1) For paid locker services such as iTunes, music publishers will receive a mechanical rate of 12% of revenue or 20.65% of total content cost or 17 cents per subscriber, whichever is greater.
2) For digital lockers that provide free cloud storage with a download purchase, music publishers will receive 12% of revenue or 22% of the total cost of content, whichever is greater.
3) For mixed bundles that incorporate a music service into a cell phone subscription, music publishers receive 11.35% of revenue or 21% of total content cost, whichever is greater.
4) For a limited interactive service that offers limited amounts of music to certain genres or playlists that can be accessed at a lower price, music publishers will get 10.5% of revenue or 21% of total cost or 18 cents per subscriber, whichever is greater.
5) For music bundles that offer a download with the sale of a CD album, music publishers will get 11.35% of revenue or 21% of total content cost.
(Full story: All Access Music Group)
Spotify Taps Facebook "Timeline" For Music History Archive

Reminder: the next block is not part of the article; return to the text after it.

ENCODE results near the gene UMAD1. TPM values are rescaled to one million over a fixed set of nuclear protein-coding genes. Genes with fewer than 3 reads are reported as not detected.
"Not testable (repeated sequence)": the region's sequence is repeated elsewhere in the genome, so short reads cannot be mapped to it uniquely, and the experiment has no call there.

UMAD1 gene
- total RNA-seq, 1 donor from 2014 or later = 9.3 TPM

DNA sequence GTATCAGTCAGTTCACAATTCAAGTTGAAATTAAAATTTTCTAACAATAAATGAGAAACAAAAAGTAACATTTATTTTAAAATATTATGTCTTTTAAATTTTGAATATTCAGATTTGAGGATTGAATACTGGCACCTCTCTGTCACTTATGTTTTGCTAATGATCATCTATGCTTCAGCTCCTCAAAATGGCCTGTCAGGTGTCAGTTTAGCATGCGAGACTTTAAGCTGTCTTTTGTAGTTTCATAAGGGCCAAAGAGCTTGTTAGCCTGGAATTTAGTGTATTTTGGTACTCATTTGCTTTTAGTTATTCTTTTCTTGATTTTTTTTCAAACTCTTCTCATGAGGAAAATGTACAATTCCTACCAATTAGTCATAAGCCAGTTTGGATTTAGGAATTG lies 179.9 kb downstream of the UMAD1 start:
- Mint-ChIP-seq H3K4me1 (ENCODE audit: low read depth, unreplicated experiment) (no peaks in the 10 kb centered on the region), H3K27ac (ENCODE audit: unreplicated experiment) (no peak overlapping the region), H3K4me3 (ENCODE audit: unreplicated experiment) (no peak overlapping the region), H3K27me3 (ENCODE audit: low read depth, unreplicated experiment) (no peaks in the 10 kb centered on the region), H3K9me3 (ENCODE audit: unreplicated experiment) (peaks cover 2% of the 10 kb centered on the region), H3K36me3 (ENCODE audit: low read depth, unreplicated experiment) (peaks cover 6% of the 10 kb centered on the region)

A lot of Facebookusers have been critical of the social media site's latest attempt to change users' pages by initiating a new "Timeline" feature. But digital music service Spotify has taken advantage of the new feature by using "Timeline" to introduce a "chronological archive" that allows users to track the evolution of music. For instance, as Culture Map points out, users who click on the year 1403 find an entry for the birth of French composer Solage, or a click on 1800 will find that Beethoven's Symphony No. 1 premiered that year in Vienna. An 1899 post announces the birth of Duke Ellington and gospel legend Thomas Dorsey, while a similar post for 1962 says that was the year the Beatles released "Love Me Do." Apparently, as soon as Spotify announced it would track "memorable posts," fans started hitting the site with suggestions to add such events as the riots at the premiere of Stravinsky's Rite of Spring in 1913, the birth of Ella Fitzgerald in 1917, and the death of Jimi Hendrix in 1970. While some preliminary studies indicate the new design doesn't improve engagement, Spotify's innovative use of Facebook has huge potential - if administered properly - both for revenue generation and for music education. (Full story: Culture Map)